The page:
“Entrepreneurs that are on your side are an asset.”

Hembrough doesn’t shy away from the fact that he is relying on franchising with dealer principals to roll out the Polestar brand. Ramping up operations during a global pandemic was challenging enough, so the franchise model ensures Polestar has a built-in support system. And it already supports a customer base, one to which Polestar can easily market its future offerings. As Hembrough bluntly puts it, these entrepreneurs are an asset because they “get the customer journey.”

Polestar CEO portrait vertical

In a recent LinkedIn post, Hembrough thanked the “West Houston Auto Group for their hard work in building this new home for Polestar.” This group also owns a local Volvo dealership, so it is connected to Volvo’s network for retail and customer support. Leveraging what you already have is a good plan, because Polestar “spaces” are light on inventory. The customer test drives a model at the Polestar space but orders their vehicle online. Going forward, they will benefit from home pickup and delivery, too. Service is handled offsite, and Polestar’s parts cache lives in Volvo warehouses.

Hembrough says this arrangement is less like Tesla and more like Ferrari, and that distinction is becoming even clearer as premium-priced Tesla products are no longer getting the customer satisfaction ratings of the company’s early days. Hembrough is thankful that Tesla exists, because his plan is like GM’s stair-step branding system in the 1950s: If Tesla is the Chevrolet of EVs, Polestar is the Buick or Cadillac. Hembrough and I had a fun chat about the lessons learned from Lexus (dealers are business partners) and even Saturn (rabid customer loyalty to the dealers), but I am wise to the fact that tales about automotive retailing only go so far on an enthusiast website—and I’ve probably overextended your generosity by now!

Polestar USA corporate office exterior Houston Texas

My time with Polestar’s North American CEO made it clear the company aims to be a niche player in the luxury car market. As EVs increase in popularity in specific zip codes, that play is a smart one. Like any good CEO, Hembrough is looking long-term, and he has the resources of an established brand behind him. When it comes to retail strategy, throwing the baby out with the bath water is out of the question, so combining the best of traditional luxury-car and modern “start-up” automotive approaches might be ideal.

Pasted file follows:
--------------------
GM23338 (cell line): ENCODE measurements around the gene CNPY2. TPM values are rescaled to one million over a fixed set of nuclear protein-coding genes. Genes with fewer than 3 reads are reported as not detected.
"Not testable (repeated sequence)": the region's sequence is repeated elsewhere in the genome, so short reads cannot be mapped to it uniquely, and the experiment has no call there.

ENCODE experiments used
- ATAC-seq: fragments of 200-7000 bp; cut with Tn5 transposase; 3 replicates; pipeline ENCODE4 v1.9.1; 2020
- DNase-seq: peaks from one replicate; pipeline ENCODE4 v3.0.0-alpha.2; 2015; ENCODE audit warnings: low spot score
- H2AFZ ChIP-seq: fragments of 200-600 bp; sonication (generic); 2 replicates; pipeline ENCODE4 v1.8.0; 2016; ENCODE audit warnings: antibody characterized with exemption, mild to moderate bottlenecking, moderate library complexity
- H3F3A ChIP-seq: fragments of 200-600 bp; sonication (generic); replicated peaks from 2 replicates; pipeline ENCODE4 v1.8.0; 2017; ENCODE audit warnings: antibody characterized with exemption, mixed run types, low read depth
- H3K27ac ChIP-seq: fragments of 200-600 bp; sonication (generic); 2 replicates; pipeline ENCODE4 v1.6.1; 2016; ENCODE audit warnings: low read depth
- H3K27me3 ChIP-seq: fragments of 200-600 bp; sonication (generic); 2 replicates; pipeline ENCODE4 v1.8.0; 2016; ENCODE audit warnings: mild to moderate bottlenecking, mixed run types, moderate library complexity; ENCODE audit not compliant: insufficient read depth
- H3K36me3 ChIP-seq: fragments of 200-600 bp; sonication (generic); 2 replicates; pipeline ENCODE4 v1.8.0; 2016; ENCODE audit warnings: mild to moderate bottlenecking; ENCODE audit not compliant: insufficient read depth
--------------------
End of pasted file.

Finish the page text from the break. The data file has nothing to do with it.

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    If you’re in Austin, and you want to check out the offerings from Polestar, my advice is to head to Top Notch (of Dazed and Confused fame), and have a burger or some fried chicken and a milk shake. Then head across the street. That’s where Polestar’s “dealership” is.

    There is also a Subaru dealer and an Infiniti dealer by the Top Notch. Go get a burger! Alright, Alright, Alright! I feel sorry for the Infiniti dealer they have nothing to sell.

    Good strategy for the urban upper income that will buy EV’s. I’d concentrate on warm climates–see the recent Tesla debacle in frozen Chicago. The rest of us need a good $20K truck. Good luck to us..

    Cold climates are fine if you live in a house/condo with a garage or private driveway, where you can park and charge at the same time. Polestar owners are likely to live in places like that. I am assuming many of those folks in Chicago either lost a power line to ice, or live in apartments … or both.

    I was looking forward to borrowing a Ford Lightning to power my house this week. Well maybe I shouldn’t say “looking forward” as that’s an exaggeration.

    I still don’t understand Polestar as a brand versus Volvo as a brand. Both will be EV and Volvo has a known name. Polestar has a name that sounds like what you would put on your resume if you worked at certain “clubs”. lol

    I have a P2 and love it. Though the nearest place to have it serviced is 300 miles away. My local Volvo dealer won’t touch it.